In the first round of the Youth National Championship Tournament the Turlock Vikings were pitted against the Texas Wrecking Crew, an All-Star team twice their size. The majority of those who face the Wrecking Crew quit by halftime but Turlock stuck it out on Tuesday, doing their best to compete in the 30-0 loss.
“That team is made up of players who play all year,” Vikings head coach Ted Howze said. “They were big kids and were incredibly fast on the field.”
Although Turlock came up short against the Texas team the game served as a wakeup call for the players and gave them motivation for the rest of the tournament.
“The best way to describe it is they were shell shocked. We had to call a timeout, set the kids down and tell them to play basic football,” Howze said. “The kids responded. The score didn’t reflect how well we played the team.”
With their first experience in a national tournament behind them the Vikings entered the second round on Wednesday, determined to display their brand of football against another All-Star team, the Montana Eagles. The Eagles, a team selected from over 300 players and five states, were no match for the emboldened Vikings; as Turlock went on to win 29-0.
“We came out and physically man-handled the All-Star team from Montana,” Howze said. “They absolutely stepped up.”Touchdown runs from Lucas Curtis, Jordan Porter and Tyler Etharidge and tough defensive play from linebackers Jaxson Gonsalves and Brenden Patterson helped the Vikings secure the second round win. The win caught the attention of spectators, coaches and tournament directors who were impressed with the Viking performance.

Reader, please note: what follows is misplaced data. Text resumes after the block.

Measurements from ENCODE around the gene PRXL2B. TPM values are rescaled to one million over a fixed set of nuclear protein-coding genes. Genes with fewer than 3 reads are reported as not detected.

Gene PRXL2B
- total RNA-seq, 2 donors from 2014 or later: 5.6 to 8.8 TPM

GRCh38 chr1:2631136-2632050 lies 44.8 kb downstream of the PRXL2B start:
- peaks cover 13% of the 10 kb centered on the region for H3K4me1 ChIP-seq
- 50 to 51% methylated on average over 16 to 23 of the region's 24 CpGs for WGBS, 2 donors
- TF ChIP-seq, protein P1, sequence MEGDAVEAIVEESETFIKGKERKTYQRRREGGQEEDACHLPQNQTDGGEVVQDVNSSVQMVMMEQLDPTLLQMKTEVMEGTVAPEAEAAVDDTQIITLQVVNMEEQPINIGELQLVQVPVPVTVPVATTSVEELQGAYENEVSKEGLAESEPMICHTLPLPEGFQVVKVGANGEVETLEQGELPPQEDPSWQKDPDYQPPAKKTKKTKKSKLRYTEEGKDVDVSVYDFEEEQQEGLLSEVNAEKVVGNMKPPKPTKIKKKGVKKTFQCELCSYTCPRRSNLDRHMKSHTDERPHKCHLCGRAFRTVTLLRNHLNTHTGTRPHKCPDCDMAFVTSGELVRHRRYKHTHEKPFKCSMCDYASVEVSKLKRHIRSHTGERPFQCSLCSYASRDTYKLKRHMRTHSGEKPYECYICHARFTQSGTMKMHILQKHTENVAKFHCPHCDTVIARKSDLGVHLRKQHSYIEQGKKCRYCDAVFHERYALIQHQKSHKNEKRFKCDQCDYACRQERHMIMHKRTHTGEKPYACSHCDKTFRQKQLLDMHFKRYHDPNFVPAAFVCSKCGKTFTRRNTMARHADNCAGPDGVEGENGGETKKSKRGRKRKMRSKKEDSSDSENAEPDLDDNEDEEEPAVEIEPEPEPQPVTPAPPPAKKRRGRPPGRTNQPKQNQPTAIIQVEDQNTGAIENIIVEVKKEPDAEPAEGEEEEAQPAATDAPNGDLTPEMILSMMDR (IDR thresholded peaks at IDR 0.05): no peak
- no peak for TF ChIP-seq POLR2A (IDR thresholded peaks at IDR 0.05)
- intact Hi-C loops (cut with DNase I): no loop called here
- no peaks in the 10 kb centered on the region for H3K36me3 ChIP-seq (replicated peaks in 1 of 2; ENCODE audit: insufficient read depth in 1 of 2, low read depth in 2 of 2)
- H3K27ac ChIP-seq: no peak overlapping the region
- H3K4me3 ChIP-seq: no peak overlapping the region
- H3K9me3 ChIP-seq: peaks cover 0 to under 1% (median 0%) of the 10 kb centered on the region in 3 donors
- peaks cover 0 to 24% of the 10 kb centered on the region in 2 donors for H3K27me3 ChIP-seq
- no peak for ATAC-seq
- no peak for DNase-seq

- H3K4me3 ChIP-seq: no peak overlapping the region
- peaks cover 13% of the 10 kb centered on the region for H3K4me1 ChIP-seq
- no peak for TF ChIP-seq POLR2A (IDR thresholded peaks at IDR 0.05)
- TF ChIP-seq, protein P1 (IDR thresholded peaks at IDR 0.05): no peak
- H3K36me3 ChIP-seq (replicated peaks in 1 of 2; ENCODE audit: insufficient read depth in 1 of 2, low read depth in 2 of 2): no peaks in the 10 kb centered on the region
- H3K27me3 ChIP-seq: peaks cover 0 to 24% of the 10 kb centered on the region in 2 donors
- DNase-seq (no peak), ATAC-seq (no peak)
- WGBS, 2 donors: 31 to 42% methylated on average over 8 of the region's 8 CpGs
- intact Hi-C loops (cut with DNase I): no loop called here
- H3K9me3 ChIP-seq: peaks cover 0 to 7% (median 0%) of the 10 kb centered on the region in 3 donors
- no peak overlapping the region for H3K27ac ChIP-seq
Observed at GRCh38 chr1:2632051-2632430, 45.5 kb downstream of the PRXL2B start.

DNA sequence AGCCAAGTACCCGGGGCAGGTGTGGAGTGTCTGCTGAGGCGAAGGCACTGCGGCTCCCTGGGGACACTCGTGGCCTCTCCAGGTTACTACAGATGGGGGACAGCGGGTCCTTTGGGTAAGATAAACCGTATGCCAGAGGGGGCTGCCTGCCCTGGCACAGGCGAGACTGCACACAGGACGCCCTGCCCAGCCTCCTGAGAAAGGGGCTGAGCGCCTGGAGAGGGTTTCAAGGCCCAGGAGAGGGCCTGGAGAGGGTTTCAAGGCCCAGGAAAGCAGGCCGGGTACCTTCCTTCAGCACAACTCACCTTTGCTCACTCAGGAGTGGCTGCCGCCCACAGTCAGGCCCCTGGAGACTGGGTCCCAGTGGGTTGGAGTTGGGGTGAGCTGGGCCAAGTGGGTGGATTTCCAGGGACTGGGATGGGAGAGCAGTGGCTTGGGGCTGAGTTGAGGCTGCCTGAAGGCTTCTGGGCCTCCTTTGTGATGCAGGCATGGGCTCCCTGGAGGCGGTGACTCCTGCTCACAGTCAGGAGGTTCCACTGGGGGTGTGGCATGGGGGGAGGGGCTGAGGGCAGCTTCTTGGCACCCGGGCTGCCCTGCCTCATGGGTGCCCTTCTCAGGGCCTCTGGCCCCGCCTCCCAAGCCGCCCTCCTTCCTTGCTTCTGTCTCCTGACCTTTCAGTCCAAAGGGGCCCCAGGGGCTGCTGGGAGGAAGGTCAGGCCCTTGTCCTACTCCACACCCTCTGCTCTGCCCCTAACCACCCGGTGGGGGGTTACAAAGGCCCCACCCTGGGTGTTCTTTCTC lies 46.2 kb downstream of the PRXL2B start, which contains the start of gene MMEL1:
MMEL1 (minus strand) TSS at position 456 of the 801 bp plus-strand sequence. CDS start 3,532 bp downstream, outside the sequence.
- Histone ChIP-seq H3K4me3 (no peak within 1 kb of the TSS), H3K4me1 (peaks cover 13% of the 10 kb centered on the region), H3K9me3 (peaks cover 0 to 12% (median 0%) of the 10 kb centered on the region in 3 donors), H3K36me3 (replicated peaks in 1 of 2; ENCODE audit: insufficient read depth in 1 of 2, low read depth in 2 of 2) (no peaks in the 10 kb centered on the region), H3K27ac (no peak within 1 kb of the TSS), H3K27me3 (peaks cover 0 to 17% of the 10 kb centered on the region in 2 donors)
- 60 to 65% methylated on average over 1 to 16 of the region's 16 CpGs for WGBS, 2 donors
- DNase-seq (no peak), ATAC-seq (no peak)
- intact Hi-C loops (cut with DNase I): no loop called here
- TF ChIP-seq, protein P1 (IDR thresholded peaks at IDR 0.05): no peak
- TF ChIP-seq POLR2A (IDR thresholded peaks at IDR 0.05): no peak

“The Texas coach told me that our team played great for a team that only plays during a regular season,” Howze said.
Unfortunately, Turlock was unable to compete in the third round of the tournament as many teams either dropped out of the tournament or were bumped to a different age group due to the high level of competition.
Despite the scheduling conflict, the players, parents and coaches left the tournament with a sense of success and plans for the future. The Vikings, and TYF organization as a whole, will consider entering tournaments closer to home like Las Vegas.
“It’s a monumental task organizationally,” Howze said. “But by the end of next season we should be rested and ready to put a team together.”
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